Disclaimer: Microsoft and HP are clients of the Enderle Group.
A few years ago I read an obituary for Bob Hope that was picked up by my local paper. Hope had become one of my favorite celebrities over the years and I was saddened by his passing. The only problem was he hadnt actually died.
I had a similar experience recently as I read a number of articles and columns about the death of the Tablet PC that pointed to a presentation by a Microsoft executive as a clear indicator of the platforms demise. These articles pointed out that while the vertical products have been successful, the horizontal offerings have not done well, and they focused on the failure of these horizontal, clamshell designs as the cause for Microsofts action.
Since I was one of a number of analysts and large customers who urged Microsoft to consider the change that prompted the presentation and the premature pronouncements of death for the platform, I think we should take a hard look at what Microsoft is actually doing and why.
As many articles have pointed out, the Tablet PC has proven quite popular in vertical markets. In its slate form factor it is ideal for filling out forms and so plays strongly where forms are commonly used. However, the touch screen interface added cost and weight compared with a standard laptop computer and there werent many common applications that were ideal for this new interface method, making it a difficult concept to sell outside of those vertical markets.
Handheld computers have defaulted to touch screens and recently began adding keyboards. But this form factor is stalling as well, further supporting the belief that the general market is resisting this method of user interface.
The most popular general market design for tablet computers is the clamshell style. These tablets look like regular laptop computers, but they can be transformed into slates by rotating the screen 180 degrees and snapping it over the keyboard. As I pointed out in my column comparing the Toshiba Tablet PC to the HP Tablet PC, the problem with this approach is that users simply use the tablet as a regular laptop. And that makes for an expensive laptop.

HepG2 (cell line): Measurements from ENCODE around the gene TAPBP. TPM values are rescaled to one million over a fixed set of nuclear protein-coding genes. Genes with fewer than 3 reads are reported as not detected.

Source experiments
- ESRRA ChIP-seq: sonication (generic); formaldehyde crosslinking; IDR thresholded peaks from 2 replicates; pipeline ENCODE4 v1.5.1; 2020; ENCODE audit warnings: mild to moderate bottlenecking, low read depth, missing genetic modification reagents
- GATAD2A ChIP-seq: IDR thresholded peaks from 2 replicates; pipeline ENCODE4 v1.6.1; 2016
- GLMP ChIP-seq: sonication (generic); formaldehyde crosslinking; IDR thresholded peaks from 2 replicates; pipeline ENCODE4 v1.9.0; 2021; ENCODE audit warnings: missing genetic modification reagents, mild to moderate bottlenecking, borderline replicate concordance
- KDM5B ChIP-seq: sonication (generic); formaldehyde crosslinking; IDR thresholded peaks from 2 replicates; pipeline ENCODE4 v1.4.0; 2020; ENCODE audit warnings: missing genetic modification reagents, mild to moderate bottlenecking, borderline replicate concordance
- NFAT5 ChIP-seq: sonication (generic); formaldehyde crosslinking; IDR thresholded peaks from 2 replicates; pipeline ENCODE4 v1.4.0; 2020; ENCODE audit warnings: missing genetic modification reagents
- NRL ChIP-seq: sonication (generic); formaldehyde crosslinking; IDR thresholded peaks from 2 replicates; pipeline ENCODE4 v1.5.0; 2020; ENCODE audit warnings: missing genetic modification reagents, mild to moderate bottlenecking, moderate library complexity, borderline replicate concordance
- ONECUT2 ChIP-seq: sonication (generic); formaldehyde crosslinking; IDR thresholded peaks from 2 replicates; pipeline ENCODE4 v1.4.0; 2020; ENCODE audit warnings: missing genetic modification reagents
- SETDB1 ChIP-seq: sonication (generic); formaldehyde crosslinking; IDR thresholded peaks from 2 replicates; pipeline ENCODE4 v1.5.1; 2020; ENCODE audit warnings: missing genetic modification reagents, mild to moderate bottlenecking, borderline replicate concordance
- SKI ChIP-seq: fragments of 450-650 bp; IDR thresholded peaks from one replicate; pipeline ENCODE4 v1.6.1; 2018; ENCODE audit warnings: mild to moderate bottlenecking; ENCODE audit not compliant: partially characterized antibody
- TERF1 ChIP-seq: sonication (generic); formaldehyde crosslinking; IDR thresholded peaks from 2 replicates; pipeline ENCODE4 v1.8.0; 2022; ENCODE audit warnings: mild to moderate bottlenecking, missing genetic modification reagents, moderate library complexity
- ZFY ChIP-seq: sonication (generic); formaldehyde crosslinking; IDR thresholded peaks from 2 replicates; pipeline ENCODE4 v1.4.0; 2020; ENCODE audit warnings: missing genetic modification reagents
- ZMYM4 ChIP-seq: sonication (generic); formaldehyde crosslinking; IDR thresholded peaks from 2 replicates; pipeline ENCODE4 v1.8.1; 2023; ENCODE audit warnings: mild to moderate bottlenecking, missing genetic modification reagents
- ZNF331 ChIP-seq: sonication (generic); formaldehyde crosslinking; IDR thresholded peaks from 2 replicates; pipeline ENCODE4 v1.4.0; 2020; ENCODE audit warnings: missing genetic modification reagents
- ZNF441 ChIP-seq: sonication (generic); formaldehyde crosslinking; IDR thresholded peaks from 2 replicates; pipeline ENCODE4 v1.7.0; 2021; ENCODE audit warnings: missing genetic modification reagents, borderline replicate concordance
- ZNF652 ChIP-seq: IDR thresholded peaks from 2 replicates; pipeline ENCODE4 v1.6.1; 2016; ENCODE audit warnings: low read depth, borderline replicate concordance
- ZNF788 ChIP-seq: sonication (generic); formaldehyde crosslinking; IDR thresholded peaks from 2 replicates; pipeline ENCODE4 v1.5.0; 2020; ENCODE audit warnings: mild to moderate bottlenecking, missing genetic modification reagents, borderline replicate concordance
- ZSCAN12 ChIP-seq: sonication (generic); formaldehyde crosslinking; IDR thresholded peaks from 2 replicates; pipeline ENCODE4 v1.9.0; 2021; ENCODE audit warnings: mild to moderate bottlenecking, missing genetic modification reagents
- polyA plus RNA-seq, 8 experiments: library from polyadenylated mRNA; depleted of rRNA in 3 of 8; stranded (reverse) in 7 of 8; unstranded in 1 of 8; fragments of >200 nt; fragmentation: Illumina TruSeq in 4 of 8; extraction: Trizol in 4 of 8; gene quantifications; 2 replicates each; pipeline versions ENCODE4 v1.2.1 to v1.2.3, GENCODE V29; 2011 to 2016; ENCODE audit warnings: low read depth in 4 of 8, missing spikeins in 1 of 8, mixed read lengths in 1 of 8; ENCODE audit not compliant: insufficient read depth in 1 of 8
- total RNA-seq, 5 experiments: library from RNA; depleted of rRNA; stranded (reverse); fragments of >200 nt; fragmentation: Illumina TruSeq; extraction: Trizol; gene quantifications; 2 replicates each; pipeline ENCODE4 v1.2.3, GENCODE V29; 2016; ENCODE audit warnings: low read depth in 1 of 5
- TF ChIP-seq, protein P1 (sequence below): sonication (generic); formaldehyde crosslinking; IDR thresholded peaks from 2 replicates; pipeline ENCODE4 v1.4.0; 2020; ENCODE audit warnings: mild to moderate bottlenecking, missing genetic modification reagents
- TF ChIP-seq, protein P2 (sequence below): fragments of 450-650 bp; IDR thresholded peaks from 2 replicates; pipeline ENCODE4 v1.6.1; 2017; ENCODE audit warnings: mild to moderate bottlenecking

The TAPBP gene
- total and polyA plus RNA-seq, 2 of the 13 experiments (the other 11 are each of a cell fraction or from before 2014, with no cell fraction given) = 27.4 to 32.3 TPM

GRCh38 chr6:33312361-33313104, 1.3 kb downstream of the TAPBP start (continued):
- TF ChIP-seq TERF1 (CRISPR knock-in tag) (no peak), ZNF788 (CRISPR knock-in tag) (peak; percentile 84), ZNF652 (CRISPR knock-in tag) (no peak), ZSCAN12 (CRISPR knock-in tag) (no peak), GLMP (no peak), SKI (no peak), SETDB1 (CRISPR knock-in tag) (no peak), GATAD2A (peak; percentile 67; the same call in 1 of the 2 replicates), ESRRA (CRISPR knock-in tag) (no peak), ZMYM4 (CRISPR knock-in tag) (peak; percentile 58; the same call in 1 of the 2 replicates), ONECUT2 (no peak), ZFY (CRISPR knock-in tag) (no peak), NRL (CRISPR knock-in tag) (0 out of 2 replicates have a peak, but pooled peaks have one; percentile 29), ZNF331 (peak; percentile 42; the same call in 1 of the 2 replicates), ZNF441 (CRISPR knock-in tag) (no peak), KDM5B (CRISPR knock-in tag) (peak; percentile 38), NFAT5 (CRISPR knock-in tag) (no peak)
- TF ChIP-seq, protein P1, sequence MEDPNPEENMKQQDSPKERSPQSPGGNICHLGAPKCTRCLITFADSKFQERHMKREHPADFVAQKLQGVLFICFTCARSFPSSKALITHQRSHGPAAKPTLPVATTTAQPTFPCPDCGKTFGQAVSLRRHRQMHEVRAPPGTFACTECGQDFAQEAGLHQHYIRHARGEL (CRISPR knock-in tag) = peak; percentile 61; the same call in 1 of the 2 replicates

There was one more serious problem: Corporate buyers didnt like that the Tablet PC used a unique version of Windows.
In general, IT buyers try to keep the number of images they need to manage to a minimum. This drive is so powerful that some will put old, out-of-date operating systems on new hardware just so they dont have to deal with the differences between two versions of the same operating system. While this may result in reliability problems, security problems and the inability to use some of the features available on the newer hardware, they believe that the cost of multiple images exceeds the benefits of matching an operating system to the hardware it was designed for.
This belief is based on a series of experiences going back to the early days of the PC, when compatibility problems between versions of Windows and patches could, and often did, crash large numbers of PCs when patches were applied or new applications installed and made recovery both difficult and expensive.
While the introduction of Windows 2000 eliminated most of these problems, corporate buyers continue to be wary of the introduction of yet another version of Windows.
Feedback from large customers and the analysts, like me, who supported them, was clear. To even get tablets into trials, Microsoft needed to produce a common OS so that corporate IT departments could maintain one image that could be applied to all mobile hardware, including tablets. Ideally, IT administrators want one image for both laptops and desktop computers, and few can supply this today.